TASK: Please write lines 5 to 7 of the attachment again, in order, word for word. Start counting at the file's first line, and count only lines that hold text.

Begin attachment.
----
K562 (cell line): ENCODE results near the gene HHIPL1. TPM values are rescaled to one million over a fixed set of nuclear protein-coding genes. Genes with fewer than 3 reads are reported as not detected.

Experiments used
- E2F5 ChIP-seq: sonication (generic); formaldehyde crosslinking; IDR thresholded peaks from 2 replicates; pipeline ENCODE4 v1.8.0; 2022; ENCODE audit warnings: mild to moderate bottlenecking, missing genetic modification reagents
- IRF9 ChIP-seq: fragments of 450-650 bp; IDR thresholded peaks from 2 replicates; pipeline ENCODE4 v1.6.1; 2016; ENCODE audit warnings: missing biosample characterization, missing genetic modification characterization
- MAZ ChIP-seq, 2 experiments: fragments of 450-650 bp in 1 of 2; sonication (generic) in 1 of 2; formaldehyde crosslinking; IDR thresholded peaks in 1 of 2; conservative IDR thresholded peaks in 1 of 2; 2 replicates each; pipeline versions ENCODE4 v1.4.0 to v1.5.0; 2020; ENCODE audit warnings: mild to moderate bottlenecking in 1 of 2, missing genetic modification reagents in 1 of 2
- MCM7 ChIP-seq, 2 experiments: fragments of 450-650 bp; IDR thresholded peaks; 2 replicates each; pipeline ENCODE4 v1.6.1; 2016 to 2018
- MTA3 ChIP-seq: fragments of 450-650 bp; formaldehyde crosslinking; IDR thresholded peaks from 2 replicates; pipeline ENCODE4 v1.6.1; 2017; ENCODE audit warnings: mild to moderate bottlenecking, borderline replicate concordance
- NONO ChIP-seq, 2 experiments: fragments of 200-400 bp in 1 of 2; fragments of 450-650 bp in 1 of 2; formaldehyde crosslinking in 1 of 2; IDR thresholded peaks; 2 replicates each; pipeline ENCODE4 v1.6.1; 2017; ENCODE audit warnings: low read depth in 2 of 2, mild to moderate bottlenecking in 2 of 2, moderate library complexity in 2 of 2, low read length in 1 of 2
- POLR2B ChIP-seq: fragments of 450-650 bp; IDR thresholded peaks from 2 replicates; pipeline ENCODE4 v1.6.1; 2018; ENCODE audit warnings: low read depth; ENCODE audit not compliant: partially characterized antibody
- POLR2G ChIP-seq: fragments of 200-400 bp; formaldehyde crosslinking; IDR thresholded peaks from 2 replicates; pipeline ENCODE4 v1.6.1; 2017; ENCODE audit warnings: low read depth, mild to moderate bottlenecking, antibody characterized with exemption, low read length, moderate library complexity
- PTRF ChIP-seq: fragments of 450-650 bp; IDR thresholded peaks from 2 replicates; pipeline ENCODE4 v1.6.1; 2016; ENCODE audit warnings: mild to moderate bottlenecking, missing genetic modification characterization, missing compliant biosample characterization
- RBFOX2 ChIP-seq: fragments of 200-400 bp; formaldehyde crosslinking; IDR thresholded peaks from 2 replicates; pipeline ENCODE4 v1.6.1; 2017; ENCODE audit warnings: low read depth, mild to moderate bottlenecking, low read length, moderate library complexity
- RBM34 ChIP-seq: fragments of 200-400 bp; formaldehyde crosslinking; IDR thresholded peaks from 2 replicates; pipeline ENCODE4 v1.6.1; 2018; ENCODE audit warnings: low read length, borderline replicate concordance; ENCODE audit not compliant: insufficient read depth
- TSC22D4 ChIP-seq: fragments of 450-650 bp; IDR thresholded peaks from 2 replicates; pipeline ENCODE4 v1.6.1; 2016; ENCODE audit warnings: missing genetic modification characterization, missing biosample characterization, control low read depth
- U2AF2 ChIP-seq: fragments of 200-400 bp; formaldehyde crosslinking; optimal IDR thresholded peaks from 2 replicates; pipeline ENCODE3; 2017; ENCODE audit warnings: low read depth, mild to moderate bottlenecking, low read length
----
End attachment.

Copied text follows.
- MAZ ChIP-seq, 2 experiments: fragments of 450-650 bp in 1 of 2; sonication (generic) in 1 of 2; formaldehyde crosslinking; IDR thresholded peaks in 1 of 2; conservative IDR thresholded peaks in 1 of 2; 2 replicates each; pipeline versions ENCODE4 v1.4.0 to v1.5.0; 2020; ENCODE audit warnings: mild to moderate bottlenecking in 1 of 2, missing genetic modification reagents in 1 of 2
- MCM7 ChIP-seq, 2 experiments: fragments of 450-650 bp; IDR thresholded peaks; 2 replicates each; pipeline ENCODE4 v1.6.1; 2016 to 2018
- MTA3 ChIP-seq: fragments of 450-650 bp; formaldehyde crosslinking; IDR thresholded peaks from 2 replicates; pipeline ENCODE4 v1.6.1; 2017; ENCODE audit warnings: mild to moderate bottlenecking, borderline replicate concordance